Giovanni Francesco Barbieri was born on February 8th, 1591.  He was not known as an artist by that name however. When it came to labeling who created his works of art, he claimed to be known as Guercino or Il Guercino.  He was not called this because of his birthplace like most artists were. He was born in Cento, a town not far from Bologna. The nickname “il Guercino” is Italian for squinted, That name would be given to him because the artist was cross-eyed.  Being crossed eyed did not hold him back though for is art. He is known for having amazing drawings and sketches.

Guercino was an artist during the Baroque period. During his time as an artist, he used the technique made famous by Caravaggio, chiaroscuro.  With this technique it was a combination of light and dark, whether it be with color or shading involved.  An interesting thing about Il Guercino was that he was not an apprentice. He taught himself. Early in his career, while in Bologna, he was commissioned to create an altarpiece of the “Investiture of Saint William”. Not long after that he was called on by Pope Gregory XV and moved to Rome to complete a piece of art for the Pope. It was at that time that a ceiling piece was created in dedication of the Pope’s nephew.  During his time, Barbieri would be commissioned by several Pope’s and it would be the death of one specific Pope that would bring him back to Cento where he resided until his passing in December of 1666.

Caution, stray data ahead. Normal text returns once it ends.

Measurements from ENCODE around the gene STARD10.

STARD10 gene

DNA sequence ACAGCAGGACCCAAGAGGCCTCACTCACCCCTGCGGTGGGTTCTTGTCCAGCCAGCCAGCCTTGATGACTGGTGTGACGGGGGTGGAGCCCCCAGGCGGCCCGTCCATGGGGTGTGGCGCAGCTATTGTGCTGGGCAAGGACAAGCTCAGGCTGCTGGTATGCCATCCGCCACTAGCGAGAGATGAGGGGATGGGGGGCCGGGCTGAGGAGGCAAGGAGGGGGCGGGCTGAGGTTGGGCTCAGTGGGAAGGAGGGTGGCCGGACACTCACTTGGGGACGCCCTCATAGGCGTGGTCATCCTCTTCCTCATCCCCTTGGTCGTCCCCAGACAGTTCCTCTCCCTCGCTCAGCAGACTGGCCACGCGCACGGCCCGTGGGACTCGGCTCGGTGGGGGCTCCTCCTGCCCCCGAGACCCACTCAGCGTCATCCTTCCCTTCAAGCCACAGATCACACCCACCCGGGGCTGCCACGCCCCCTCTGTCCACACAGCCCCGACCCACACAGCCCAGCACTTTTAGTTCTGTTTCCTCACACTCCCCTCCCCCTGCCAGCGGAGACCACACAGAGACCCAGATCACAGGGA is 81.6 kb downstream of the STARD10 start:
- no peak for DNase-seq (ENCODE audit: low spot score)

This picture is a moment after Jesus had rose from the dead. In John 20:24-28, it told of how some of the disciples came to Thomas declaring they had seen Jesus alive.  Thomas was in disbelief when he heard this and said “Unless I see the nail marks in his hands and put my finger where the nails were, and put my hand into his side, I will not believe” (John 20:25). It is because of Thomas’ words in this specific passage that he would be given the name “Doubting Thomas”.  Guercino’s portrait shows the moment when Jesus appears to Thomas a week after he had first seen the other disciples. Jesus walks into the house and approaches Thomas as soon as He arrives, saying “Put your fingers here; see my hands. Reach out your hand and put it into my side Stop doubting and believe” (John 20:27).

At points in our lives, we are all like Thomas and question the Holy Trinity.  It is not that we question the existence, we just are unaware of the future and of God’s plan. Thomas was questioning God’s plan for His son to rise from the dead on the third day after Christ’s death.  He too was unaware of the future. We each have moments like that, but once we are able to see what God has in store for us, it is easier to believe that with God in our lives, we will have something so much better than we could have ever planned for ourselves. Thomas got the surprise of a lifetime being able to touch where Jesus was wounded. He could have never planned for that to happen in his lifetime, so he was able to believe and spread the word of God because he was given the opportunity to see Christ after He died and rose again.

 

http://www.nationalgallery.org.uk/artists/guercino

http://www.princeton.edu/~achaney/tmve/wiki100k/docs/Guercino.html

http://www.nationalgallery.org.uk/paintings/guercino-the-incredulity-of-saint-thomas/*/key-facts